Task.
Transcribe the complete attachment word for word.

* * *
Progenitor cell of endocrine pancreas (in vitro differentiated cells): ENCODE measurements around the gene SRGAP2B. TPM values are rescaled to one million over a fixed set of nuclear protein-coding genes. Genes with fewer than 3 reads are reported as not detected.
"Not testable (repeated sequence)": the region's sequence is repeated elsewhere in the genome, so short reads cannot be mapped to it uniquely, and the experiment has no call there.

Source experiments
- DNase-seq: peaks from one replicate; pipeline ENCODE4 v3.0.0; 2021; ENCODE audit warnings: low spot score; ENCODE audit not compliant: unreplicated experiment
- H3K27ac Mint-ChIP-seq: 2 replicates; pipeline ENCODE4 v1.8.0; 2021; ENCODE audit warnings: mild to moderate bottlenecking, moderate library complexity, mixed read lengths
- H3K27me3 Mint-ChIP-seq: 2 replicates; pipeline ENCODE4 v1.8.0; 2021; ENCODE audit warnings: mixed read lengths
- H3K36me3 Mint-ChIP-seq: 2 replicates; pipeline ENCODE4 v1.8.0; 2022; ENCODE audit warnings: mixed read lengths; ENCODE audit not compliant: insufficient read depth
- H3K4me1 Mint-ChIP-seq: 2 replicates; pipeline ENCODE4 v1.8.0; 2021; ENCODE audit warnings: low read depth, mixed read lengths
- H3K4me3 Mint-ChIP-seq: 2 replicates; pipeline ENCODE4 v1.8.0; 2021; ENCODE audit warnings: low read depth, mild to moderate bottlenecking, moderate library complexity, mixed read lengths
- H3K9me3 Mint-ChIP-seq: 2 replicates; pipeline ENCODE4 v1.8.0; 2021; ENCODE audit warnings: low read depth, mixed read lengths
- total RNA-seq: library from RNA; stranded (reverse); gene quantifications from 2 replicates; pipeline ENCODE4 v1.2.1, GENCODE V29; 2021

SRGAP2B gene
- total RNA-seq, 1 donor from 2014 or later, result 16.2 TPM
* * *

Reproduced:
Progenitor cell of endocrine pancreas (in vitro differentiated cells): ENCODE measurements around the gene SRGAP2B. TPM values are rescaled to one million over a fixed set of nuclear protein-coding genes. Genes with fewer than 3 reads are reported as not detected.
"Not testable (repeated sequence)": the region's sequence is repeated elsewhere in the genome, so short reads cannot be mapped to it uniquely, and the experiment has no call there.

Source experiments
- DNase-seq: peaks from one replicate; pipeline ENCODE4 v3.0.0; 2021; ENCODE audit warnings: low spot score; ENCODE audit not compliant: unreplicated experiment
- H3K27ac Mint-ChIP-seq: 2 replicates; pipeline ENCODE4 v1.8.0; 2021; ENCODE audit warnings: mild to moderate bottlenecking, moderate library complexity, mixed read lengths
- H3K27me3 Mint-ChIP-seq: 2 replicates; pipeline ENCODE4 v1.8.0; 2021; ENCODE audit warnings: mixed read lengths
- H3K36me3 Mint-ChIP-seq: 2 replicates; pipeline ENCODE4 v1.8.0; 2022; ENCODE audit warnings: mixed read lengths; ENCODE audit not compliant: insufficient read depth
- H3K4me1 Mint-ChIP-seq: 2 replicates; pipeline ENCODE4 v1.8.0; 2021; ENCODE audit warnings: low read depth, mixed read lengths
- H3K4me3 Mint-ChIP-seq: 2 replicates; pipeline ENCODE4 v1.8.0; 2021; ENCODE audit warnings: low read depth, mild to moderate bottlenecking, moderate library complexity, mixed read lengths
- H3K9me3 Mint-ChIP-seq: 2 replicates; pipeline ENCODE4 v1.8.0; 2021; ENCODE audit warnings: low read depth, mixed read lengths
- total RNA-seq: library from RNA; stranded (reverse); gene quantifications from 2 replicates; pipeline ENCODE4 v1.2.1, GENCODE V29; 2021

SRGAP2B gene
- total RNA-seq, 1 donor from 2014 or later, result 16.2 TPM